“…consumers may construct their mental budgets differently on the basis of individual circumstances (e.g., college administrators may budget for the academic year, assistant professors may budget for the semester, college students may budget for the week).” (Soster, Gershoff, & Bearden, 2014, pp. 673)
How do your customers budget their expenses? Plan your promotions accordingly.
This tactic might sound bizarre. But a surprising amount of research supports it.
Coulter and Grewal (2014) found that customers prefer prices that contain the same letters in their name or birthday:
“…consumers like prices (e.g., “fifty-five dollars”) that contain digits beginning with the same first letter (e.g., “F”) as their own name (e.g., “Fred,” “Mr. Frank”) more than prices that do not. Similarly, prices that contain cents digits (e.g., $49.15) that correspond to a consumer’s date of birth (e.g., April 15) also enhance pricing liking and purchase intentions.” (pp. 102)
The underlying principle involves implicit egotism (Pelham, Carvallo, & Jones, 2005). We all possess an innate sense of self-centeredness. We subconsciously gravitate toward things that resemble ourselves — including the letters in our name or the numbers in our birthday.
Some researchers suggest that we make important life decisions based on that principle. For example, people named Dennis are more likely to become dentists, and people named Louis are more likely to live in St. Louis (Pelham, Mirenberg, & Jones, 2002).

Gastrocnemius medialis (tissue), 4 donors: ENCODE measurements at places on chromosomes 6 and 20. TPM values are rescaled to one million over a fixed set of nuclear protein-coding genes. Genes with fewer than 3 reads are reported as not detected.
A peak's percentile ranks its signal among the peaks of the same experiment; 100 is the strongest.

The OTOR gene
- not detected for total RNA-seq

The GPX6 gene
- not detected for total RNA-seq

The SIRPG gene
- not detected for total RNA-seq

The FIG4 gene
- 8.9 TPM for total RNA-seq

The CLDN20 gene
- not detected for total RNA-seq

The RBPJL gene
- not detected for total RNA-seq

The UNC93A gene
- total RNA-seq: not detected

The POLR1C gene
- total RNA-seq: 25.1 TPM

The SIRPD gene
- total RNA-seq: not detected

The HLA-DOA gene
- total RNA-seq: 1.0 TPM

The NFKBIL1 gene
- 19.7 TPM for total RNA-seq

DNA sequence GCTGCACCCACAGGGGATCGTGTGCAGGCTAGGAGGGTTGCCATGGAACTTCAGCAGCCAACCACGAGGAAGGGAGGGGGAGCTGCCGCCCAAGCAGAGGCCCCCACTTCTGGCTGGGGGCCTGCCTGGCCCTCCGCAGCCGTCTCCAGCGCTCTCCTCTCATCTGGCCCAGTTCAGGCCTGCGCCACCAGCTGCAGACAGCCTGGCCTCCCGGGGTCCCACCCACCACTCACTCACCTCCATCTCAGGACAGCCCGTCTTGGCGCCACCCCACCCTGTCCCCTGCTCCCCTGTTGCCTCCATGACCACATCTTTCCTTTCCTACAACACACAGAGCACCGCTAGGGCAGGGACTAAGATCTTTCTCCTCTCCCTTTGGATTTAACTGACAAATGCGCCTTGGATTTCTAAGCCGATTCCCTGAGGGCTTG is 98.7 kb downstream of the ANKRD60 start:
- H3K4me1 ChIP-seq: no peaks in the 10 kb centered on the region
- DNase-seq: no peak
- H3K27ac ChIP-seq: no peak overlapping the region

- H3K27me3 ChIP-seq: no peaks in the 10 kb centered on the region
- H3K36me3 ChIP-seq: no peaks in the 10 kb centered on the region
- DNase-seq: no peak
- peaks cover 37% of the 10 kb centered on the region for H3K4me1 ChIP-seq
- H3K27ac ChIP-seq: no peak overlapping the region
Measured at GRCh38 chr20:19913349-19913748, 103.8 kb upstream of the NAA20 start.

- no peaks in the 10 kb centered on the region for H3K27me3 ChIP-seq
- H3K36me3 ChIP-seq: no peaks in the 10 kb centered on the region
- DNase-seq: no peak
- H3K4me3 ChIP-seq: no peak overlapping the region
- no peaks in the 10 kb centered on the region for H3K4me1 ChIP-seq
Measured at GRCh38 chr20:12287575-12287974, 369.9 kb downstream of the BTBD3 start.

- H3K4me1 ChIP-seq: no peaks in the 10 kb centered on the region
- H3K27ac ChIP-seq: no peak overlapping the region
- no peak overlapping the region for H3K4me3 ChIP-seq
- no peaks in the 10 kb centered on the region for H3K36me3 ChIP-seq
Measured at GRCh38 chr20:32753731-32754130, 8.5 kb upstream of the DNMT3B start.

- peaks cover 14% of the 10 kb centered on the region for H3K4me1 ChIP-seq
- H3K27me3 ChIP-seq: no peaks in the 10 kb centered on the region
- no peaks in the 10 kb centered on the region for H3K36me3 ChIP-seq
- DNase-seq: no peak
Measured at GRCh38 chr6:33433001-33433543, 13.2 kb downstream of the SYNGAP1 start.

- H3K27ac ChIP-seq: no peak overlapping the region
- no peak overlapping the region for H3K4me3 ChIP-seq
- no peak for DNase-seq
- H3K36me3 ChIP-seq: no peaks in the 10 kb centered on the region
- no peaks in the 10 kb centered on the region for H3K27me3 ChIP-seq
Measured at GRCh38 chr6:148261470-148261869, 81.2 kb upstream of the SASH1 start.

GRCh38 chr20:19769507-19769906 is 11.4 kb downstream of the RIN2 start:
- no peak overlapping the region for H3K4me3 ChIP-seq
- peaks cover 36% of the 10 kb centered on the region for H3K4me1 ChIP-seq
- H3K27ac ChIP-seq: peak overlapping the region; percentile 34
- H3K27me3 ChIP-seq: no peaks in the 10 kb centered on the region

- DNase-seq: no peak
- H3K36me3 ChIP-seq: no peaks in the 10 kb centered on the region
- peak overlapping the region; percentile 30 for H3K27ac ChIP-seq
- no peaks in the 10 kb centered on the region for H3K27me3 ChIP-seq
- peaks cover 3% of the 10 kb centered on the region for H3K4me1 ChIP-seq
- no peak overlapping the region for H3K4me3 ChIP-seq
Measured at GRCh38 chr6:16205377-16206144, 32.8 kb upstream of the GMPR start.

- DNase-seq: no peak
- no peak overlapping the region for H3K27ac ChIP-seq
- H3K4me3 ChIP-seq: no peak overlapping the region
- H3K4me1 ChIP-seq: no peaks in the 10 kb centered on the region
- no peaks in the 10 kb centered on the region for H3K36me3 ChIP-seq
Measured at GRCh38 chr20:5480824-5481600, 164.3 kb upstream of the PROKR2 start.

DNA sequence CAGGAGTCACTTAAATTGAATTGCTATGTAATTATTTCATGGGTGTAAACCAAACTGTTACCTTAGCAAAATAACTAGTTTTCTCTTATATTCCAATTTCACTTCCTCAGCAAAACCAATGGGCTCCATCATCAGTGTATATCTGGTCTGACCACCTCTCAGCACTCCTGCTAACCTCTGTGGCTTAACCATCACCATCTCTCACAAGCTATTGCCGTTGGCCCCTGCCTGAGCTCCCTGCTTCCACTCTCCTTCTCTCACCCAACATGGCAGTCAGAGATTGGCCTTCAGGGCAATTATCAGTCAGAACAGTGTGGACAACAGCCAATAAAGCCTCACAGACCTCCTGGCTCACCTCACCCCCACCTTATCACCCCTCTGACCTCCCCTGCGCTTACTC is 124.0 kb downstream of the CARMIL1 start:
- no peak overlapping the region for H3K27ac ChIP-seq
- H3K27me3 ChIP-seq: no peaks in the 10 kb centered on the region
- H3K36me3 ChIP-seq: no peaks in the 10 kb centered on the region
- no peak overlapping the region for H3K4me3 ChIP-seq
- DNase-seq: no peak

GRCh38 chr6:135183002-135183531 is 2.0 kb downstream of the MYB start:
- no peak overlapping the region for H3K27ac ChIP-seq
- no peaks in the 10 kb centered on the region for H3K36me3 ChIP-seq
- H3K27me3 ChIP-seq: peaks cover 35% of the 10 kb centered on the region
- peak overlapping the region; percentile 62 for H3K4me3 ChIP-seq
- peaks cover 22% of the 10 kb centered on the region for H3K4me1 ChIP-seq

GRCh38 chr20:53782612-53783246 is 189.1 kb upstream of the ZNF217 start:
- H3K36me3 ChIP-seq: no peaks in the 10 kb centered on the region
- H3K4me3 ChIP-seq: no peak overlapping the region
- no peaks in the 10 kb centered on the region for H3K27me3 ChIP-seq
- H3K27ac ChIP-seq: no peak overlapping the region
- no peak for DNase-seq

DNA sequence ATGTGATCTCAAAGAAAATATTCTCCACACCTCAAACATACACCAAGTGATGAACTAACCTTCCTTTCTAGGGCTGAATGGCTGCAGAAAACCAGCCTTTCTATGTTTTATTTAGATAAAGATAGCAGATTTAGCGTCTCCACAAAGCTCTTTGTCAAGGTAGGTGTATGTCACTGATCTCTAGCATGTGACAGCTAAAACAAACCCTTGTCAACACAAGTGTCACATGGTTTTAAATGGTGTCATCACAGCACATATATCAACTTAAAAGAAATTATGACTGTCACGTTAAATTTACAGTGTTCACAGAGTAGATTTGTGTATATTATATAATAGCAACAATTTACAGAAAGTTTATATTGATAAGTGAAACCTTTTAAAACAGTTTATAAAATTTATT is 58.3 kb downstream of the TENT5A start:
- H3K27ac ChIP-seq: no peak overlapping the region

If you need to give someone a custom price quote, it might not hurt to slightly adjust the price to complement that customer’s name or birthday (perhaps after a quick glance at their Facebook page).
Oftentimes you’ll want to display a sale price next to an original price. If so, which placement is more effective:
The answer? The first placement:
Biswas et al., (2013) conducted multiple studies and found that customers perceive a larger discount when the sale price is positioned to the right of the original price.
Why does that happen? Based on numerical cognition, we can subtract two numbers more easily when the smaller number is positioned on the right:
The researchers dubbed it the subtraction principle.
More importantly, they found that it alters the perception of discounts. When a sale price appears to the right of the original price, customers can calculate the discount more easily — enlarging its perceived magnitude.
But one caveat: the discount should be moderate in size. If your discount is either very low or very high, you might want to place the sale price on the left:
“…at both very low discount depths and exaggerated discount depths, retailers should use sale price display locations that hinder initiation of the subtraction task. This is because when consumers calculate these discount depths, they may either suspect the retailer of opportunistic motives (in the case of very low discounts) or question product quality (in the case of exaggerated discounts).” (Biswas et al., 2013, pp. 63)